Recently we wrote an article about the POCO C40’s SoC from a basically-unknown brand: JLQ. The brand seems to be a small company with a high capital, but fairly new in the smartphone market, so let’s find out who they are, and what other phones feature their SoCs.
Who is JLQ?
JLQ is a China-based JV, focused mostly on IoT devices and SoCs for budget smartphones, around the 100$ mark. They were founded in 2017, and currently have around a hundred employees. However, despite their small size and basically unknown status, the company has quite a large capital of almost half a billion dollars, and one of the founding parties of the company was actually Qualcomm. They most likely outsource their SoCs from Qualcomm, and customize them to their needs, and ship them to device manufacturers, like POCO, who are now featuring their JR510 SoC on the POCO C40, as we mentioned before. So, now that we know who JLQ actually is, let’s see what other SoCs they have!
What SoCs does JLQ make?
JLQ has made other SoCs than the aforementioned JR510, and actually shipped that SoC on another device, known as the Treswave TW104. But, there is one SoC that is a bit interesting, and featured on JLQ’s website, the JA310. The JA310 is a basic midrange AIoT (Artificial Intelligence of Things) SoC, with a 4-core design, with four Cortex A55s at 1.5GHz, and a Mali G31. These specs aren’t amazing, but considering that they release SoCs mainly made for devices that retail for around 100$, its decent. But, it has some features that make it a better value than some mainstream Qualcomm chips, especially for things like AIoT.
The JA310 features 4K 30FPS encoding and decoding, which isn’t present on most budget Snapdragon or Helio chips, for example the Snapdragon 695, which only features 1080p 60FPS encoding and decoding. It also has a 1080p 60FPS display output, most likely through the data ports of the device it’s featured on (such as the Type-C port on modern mobile devices), 2 NPUs, Ethernet support (which is mostly lacking on Snapdragon SoCs), and a “VeriSilicon ZSPNano” DSP. However, no modem chip is included in the SoC, which is due to it being an IoT chip.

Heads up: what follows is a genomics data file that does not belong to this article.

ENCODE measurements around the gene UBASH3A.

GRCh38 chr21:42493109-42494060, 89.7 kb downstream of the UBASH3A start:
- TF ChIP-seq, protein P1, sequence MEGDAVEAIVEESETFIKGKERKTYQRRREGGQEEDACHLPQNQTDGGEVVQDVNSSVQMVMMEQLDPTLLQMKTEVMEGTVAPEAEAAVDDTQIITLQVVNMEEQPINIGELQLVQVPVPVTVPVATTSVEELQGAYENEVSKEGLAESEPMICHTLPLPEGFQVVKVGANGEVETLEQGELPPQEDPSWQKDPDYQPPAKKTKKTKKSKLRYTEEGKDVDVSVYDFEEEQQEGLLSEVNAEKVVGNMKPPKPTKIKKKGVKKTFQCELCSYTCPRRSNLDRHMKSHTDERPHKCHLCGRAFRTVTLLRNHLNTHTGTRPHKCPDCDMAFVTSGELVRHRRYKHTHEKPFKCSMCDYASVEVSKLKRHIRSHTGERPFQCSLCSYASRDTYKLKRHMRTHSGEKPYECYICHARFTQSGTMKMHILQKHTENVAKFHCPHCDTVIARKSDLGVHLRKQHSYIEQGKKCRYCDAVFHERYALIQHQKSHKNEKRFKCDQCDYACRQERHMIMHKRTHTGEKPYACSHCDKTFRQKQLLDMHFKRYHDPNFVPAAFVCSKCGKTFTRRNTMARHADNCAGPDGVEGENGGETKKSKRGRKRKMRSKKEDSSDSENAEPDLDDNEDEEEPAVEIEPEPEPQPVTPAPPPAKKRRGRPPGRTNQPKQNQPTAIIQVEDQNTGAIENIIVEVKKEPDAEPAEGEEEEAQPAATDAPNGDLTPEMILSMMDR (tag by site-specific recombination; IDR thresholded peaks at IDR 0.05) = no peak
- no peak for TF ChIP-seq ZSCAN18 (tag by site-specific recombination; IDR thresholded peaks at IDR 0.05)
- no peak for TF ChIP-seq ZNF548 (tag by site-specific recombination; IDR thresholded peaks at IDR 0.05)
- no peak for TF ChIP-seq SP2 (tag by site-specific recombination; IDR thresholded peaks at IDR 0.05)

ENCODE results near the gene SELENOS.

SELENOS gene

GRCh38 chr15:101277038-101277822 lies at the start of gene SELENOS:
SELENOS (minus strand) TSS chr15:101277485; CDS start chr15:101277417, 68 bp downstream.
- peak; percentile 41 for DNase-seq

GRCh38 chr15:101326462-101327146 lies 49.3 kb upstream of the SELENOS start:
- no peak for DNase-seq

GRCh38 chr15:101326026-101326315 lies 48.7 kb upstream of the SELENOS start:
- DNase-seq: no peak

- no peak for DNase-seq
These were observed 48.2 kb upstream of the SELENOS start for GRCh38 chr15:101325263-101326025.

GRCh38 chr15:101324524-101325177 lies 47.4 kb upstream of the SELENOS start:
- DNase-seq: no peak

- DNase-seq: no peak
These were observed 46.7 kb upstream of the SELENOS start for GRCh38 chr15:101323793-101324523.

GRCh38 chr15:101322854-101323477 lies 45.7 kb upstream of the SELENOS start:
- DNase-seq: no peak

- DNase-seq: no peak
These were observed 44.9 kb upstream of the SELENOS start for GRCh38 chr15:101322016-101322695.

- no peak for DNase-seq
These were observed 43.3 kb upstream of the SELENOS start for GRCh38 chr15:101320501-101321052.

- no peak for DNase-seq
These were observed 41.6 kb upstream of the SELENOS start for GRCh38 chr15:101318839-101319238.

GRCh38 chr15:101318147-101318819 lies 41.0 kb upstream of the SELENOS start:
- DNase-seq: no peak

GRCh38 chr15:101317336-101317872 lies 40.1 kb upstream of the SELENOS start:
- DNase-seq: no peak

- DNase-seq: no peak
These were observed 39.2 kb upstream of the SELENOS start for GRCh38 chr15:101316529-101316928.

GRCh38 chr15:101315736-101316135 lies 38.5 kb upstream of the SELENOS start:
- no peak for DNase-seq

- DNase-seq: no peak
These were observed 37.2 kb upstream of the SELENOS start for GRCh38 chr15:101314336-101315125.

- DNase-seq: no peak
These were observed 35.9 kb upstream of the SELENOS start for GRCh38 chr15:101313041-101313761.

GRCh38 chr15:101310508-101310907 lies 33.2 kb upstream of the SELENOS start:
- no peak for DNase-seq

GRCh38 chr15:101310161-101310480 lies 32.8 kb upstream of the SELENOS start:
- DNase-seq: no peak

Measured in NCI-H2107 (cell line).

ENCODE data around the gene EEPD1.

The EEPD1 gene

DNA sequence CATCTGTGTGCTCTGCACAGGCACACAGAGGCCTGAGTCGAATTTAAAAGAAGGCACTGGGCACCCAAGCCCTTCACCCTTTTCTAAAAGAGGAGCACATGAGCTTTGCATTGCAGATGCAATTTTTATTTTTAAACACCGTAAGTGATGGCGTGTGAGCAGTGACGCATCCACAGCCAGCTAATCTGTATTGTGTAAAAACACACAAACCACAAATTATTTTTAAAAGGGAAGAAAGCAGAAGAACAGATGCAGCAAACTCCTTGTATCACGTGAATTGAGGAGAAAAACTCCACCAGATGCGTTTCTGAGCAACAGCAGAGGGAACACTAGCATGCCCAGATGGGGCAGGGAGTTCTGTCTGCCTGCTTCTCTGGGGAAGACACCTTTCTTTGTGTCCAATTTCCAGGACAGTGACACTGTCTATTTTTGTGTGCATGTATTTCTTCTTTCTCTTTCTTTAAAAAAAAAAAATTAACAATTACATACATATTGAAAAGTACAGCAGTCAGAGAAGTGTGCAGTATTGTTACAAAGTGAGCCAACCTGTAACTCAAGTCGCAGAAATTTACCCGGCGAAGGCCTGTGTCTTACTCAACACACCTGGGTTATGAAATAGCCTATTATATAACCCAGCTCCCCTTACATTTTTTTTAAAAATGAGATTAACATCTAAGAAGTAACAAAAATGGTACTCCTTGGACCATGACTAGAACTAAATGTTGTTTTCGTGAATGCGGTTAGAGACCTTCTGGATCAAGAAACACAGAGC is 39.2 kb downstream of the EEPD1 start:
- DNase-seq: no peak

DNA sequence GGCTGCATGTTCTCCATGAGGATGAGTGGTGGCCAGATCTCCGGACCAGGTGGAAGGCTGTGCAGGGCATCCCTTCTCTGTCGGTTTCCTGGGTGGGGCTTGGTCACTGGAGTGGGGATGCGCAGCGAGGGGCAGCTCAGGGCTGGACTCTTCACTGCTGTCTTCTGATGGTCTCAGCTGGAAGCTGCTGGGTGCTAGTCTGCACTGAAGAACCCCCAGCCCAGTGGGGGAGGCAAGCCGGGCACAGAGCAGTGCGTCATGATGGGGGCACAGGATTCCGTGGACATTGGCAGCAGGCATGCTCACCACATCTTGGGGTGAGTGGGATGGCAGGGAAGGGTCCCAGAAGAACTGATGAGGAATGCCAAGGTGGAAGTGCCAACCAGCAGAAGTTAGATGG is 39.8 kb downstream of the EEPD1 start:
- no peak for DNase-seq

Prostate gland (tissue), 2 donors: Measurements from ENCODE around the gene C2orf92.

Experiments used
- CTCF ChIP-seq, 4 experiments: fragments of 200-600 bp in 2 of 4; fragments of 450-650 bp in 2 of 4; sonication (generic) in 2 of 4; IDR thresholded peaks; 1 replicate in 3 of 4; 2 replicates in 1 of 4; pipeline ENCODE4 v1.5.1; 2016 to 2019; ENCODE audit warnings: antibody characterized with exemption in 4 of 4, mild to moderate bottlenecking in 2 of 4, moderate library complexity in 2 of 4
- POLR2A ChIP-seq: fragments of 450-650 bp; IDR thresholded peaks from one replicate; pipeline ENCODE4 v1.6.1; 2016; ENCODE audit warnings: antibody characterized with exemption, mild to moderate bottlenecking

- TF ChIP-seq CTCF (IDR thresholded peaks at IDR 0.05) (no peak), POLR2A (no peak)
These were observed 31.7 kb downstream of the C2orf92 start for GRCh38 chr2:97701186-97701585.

All of these features are included and manufactured under Samsung’s 11nm process node, which makes it based on a slightly outdated node, but still performant enough for IoT. So, why is JLQ, an IoT brand, making SoCs for POCO’s C40 now? We’re not sure either, so let’s get to the features of the POCO C40’s SoC.
What is the JLQ JR510?
The JLQ JR510 is the SoC that POCO will be using in their POCO C40 device, and a midrange-to-lowend SoC. Now, most of the information from this point on is true, but some of it might not be, so take all of this with a grain of salt. Let’s get to the SoC’s features.
The SoC features a 4G modem, no 5G support (due to being a budget chip sadly), a Qualcomm modem with a Hexagon DSP running Hi-Line Software, which is quite similar to the Snapdragon 662. The chipset also most likely features Qualcomm chips for Bluetooth and WiFi, due to the fact that the chipset’s name is found in Qualcomm’s Linux kernel blobs (drivers).
The SoC will also feature an 8-core configuration, with 4 Cortex A55’s at 1.5GHz, and 4 other CPUs that are unknown for the time being, running at 2.0GHz, most likely also A55 CPUs. The JR510 also features a Mali-G52, which is quite a low end GPU. The POCO C40 will be codenamed “Frost”, and come with MIUI GO, based on Android 11.
So, what do you think about the POCO C40 using SoCs from JLQ? Do you think it will be a success, or a failure? Let us know in our Telegram chat, which you can join here.
(credit to Kuba Wojciechowski on Twitter for the information thread on JLQ.)